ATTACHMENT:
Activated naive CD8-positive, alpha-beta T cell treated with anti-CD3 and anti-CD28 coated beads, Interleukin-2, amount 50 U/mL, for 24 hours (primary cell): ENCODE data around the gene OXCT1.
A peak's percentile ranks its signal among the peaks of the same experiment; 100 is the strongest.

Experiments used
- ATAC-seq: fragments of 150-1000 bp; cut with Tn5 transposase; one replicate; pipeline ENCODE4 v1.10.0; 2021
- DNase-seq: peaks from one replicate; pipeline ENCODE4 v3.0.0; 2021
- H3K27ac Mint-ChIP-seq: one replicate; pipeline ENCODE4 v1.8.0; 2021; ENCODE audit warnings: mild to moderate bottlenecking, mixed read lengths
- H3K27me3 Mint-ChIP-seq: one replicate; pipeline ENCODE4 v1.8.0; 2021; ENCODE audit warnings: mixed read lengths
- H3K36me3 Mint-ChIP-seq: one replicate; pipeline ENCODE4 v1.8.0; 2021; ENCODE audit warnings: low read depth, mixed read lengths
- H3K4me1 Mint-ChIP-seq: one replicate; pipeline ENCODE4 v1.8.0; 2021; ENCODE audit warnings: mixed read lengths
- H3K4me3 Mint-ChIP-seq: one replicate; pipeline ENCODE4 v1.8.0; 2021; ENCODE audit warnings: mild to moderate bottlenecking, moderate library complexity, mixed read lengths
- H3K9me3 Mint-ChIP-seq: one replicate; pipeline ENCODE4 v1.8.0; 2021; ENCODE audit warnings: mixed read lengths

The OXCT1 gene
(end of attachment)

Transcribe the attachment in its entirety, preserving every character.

Activated naive CD8-positive, alpha-beta T cell treated with anti-CD3 and anti-CD28 coated beads, Interleukin-2, amount 50 U/mL, for 24 hours (primary cell): ENCODE data around the gene OXCT1.
A peak's percentile ranks its signal among the peaks of the same experiment; 100 is the strongest.

Experiments used
- ATAC-seq: fragments of 150-1000 bp; cut with Tn5 transposase; one replicate; pipeline ENCODE4 v1.10.0; 2021
- DNase-seq: peaks from one replicate; pipeline ENCODE4 v3.0.0; 2021
- H3K27ac Mint-ChIP-seq: one replicate; pipeline ENCODE4 v1.8.0; 2021; ENCODE audit warnings: mild to moderate bottlenecking, mixed read lengths
- H3K27me3 Mint-ChIP-seq: one replicate; pipeline ENCODE4 v1.8.0; 2021; ENCODE audit warnings: mixed read lengths
- H3K36me3 Mint-ChIP-seq: one replicate; pipeline ENCODE4 v1.8.0; 2021; ENCODE audit warnings: low read depth, mixed read lengths
- H3K4me1 Mint-ChIP-seq: one replicate; pipeline ENCODE4 v1.8.0; 2021; ENCODE audit warnings: mixed read lengths
- H3K4me3 Mint-ChIP-seq: one replicate; pipeline ENCODE4 v1.8.0; 2021; ENCODE audit warnings: mild to moderate bottlenecking, moderate library complexity, mixed read lengths
- H3K9me3 Mint-ChIP-seq: one replicate; pipeline ENCODE4 v1.8.0; 2021; ENCODE audit warnings: mixed read lengths

The OXCT1 gene